Indians File Complaint About Astros Filming in Their Dugout


The MLB league office told Metro they are aware of the matter and will handle it internally. "We consider the matter closed".

On Wednesday, two people familiar with the situation said the Astros attempted to get a second person next to the Indians' dugout during Game 3 of the AL Division Series after another man was removed earlier by security for taking pictures with his cellphone. It was reported that the man "had a small camera and was texting frequently, but did not have a media credential".

"After the man was removed another Astros staffer intervened - according to sources who were on the scene - and tried to convince security that he was authorized to be in the area next to the dugout".

To add to the concern, Fenway security was reportedly warned about the man because of similar activity during the Astros' ALDS series against the Cleveland Indians.

"There's some unintended consequences that come with the advancement of technology", Astros manager A.J. Hinch said.

Major League Baseball said it was contacted by "a number of Clubs" to express concerns about sign stealing and how video equipment was being used, and that it has reminded all playoff teams of the rules and established new practices regarding the use of video during games.

"We've been doing that as a matter of course for a while and I will tell you that most of the time we think we see something suspicious we look into it and it's a fan doing something or a monitor for some reason that should be there used for a good goal". "We try to slow it down. If we feel there's something going on, we change the signs".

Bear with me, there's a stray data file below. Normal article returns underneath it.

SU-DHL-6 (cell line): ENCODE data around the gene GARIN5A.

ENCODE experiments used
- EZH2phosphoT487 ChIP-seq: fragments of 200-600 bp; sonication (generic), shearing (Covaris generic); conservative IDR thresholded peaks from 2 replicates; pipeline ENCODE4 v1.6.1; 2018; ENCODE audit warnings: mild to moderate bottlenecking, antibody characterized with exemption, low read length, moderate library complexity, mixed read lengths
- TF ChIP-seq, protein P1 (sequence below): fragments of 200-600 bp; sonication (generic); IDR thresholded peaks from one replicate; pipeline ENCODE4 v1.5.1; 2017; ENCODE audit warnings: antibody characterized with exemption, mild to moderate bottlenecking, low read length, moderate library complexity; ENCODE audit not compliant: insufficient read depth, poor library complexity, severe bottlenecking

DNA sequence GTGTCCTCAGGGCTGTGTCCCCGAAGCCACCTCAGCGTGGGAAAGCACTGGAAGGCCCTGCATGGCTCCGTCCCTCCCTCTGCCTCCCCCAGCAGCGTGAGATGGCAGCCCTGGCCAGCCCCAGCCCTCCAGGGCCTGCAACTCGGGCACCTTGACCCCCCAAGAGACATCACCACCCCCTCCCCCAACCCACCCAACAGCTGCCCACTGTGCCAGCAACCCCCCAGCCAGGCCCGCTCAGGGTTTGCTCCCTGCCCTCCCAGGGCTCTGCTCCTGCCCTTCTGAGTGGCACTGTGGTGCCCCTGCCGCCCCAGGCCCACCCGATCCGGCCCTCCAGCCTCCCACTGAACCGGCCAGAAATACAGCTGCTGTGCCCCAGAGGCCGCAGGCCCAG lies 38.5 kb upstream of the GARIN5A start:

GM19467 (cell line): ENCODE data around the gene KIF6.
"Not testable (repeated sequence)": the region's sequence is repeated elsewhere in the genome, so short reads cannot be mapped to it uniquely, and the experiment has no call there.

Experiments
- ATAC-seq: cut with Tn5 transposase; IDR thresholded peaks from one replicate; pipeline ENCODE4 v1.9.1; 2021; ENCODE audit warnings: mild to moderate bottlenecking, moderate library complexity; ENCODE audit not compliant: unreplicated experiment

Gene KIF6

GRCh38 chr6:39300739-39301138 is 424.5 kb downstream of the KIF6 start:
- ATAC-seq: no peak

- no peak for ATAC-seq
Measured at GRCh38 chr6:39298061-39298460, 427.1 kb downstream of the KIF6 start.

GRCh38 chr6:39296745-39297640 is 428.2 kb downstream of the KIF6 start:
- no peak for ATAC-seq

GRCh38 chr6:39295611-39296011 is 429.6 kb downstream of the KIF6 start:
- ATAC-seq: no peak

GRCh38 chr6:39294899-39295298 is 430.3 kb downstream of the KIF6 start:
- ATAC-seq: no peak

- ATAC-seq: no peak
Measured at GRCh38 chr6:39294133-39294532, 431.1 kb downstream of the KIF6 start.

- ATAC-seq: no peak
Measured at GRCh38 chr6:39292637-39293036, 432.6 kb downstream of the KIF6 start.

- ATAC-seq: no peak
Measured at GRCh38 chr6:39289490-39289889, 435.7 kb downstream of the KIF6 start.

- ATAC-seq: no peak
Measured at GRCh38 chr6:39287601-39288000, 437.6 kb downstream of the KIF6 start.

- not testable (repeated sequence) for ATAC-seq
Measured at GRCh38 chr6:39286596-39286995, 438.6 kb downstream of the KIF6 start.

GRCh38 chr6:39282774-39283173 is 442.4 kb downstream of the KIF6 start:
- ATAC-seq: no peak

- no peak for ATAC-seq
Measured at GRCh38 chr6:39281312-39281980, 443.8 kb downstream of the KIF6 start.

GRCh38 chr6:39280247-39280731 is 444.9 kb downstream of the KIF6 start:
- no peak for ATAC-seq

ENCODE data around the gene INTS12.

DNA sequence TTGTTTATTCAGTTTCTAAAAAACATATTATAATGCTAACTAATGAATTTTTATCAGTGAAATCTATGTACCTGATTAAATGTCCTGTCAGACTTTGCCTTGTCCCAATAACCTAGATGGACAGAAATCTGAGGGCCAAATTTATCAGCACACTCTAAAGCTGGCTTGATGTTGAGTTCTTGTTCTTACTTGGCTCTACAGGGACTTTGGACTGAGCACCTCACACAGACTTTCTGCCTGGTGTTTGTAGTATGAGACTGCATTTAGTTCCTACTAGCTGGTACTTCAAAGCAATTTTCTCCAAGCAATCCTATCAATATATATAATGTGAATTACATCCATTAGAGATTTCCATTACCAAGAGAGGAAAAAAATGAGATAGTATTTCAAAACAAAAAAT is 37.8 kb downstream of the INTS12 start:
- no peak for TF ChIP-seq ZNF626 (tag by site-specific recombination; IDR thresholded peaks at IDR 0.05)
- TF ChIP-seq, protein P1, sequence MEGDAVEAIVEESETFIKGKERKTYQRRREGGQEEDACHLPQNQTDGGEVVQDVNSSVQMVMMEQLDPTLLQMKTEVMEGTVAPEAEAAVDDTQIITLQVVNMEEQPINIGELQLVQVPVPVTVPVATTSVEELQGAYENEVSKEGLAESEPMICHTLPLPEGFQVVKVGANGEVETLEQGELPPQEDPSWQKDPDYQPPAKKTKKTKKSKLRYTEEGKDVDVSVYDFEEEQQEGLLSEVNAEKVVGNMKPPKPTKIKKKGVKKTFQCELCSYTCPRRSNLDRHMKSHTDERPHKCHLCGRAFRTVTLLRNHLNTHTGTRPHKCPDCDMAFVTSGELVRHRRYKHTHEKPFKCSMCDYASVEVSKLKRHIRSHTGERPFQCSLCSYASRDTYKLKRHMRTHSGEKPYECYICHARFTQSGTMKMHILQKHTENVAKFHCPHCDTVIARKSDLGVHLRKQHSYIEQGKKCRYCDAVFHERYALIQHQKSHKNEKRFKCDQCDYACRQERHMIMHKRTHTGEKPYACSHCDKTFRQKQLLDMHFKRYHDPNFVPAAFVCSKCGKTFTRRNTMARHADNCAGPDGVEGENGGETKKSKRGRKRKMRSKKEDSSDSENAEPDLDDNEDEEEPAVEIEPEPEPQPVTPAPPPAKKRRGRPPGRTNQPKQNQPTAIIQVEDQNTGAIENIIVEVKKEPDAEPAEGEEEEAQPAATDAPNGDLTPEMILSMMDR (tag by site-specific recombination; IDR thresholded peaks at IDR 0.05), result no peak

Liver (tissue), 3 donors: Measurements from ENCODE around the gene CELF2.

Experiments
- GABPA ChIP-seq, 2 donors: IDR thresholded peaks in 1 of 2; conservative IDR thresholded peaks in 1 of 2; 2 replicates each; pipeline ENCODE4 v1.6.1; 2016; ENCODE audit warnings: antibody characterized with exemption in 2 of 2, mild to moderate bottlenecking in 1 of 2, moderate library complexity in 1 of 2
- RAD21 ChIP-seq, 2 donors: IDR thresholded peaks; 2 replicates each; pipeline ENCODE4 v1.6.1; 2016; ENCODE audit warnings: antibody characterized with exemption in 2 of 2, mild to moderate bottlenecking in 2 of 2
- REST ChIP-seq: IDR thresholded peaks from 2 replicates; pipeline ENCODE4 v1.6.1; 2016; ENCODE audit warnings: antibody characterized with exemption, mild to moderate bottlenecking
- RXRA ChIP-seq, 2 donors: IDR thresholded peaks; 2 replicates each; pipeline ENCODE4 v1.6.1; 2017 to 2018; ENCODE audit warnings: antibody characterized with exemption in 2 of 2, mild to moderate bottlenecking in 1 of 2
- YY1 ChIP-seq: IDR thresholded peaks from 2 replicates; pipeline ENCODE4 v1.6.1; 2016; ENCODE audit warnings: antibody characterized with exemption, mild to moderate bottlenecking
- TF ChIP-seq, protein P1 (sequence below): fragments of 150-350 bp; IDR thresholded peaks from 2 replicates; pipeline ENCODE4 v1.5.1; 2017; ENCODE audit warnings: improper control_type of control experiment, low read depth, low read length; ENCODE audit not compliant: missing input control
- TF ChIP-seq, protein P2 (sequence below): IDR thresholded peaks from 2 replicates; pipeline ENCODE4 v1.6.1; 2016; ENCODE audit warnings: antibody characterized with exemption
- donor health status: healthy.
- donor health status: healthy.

Red Sox manager Alex Cora, who served as bench coach for the Astros last season, also addressed the topic. 'I'm anxious about the game'.

The Astros trail the Red Sox 2-1 in their best-of-7 ALCS.

"I compare the series to those Saturdays in the late '90s when FSU and Miami played, that there were a lot of first-rounders and a lot of swag and good athletes", Cora said.

Game 3 of the ALCS is in Houston, slated for a 5:09 p.m.

The Houston Astros on Wednesday acknowledged a longstanding practice of having a team employee surveil the opposing team's dugout during road games, but said the goal was merely to ensure that they.

Major League Baseball concluded the Houston Astros were not trying to steal signs when they had an employee monitor opposing dugouts during the post-season. He was then removed from the media-credentialed area.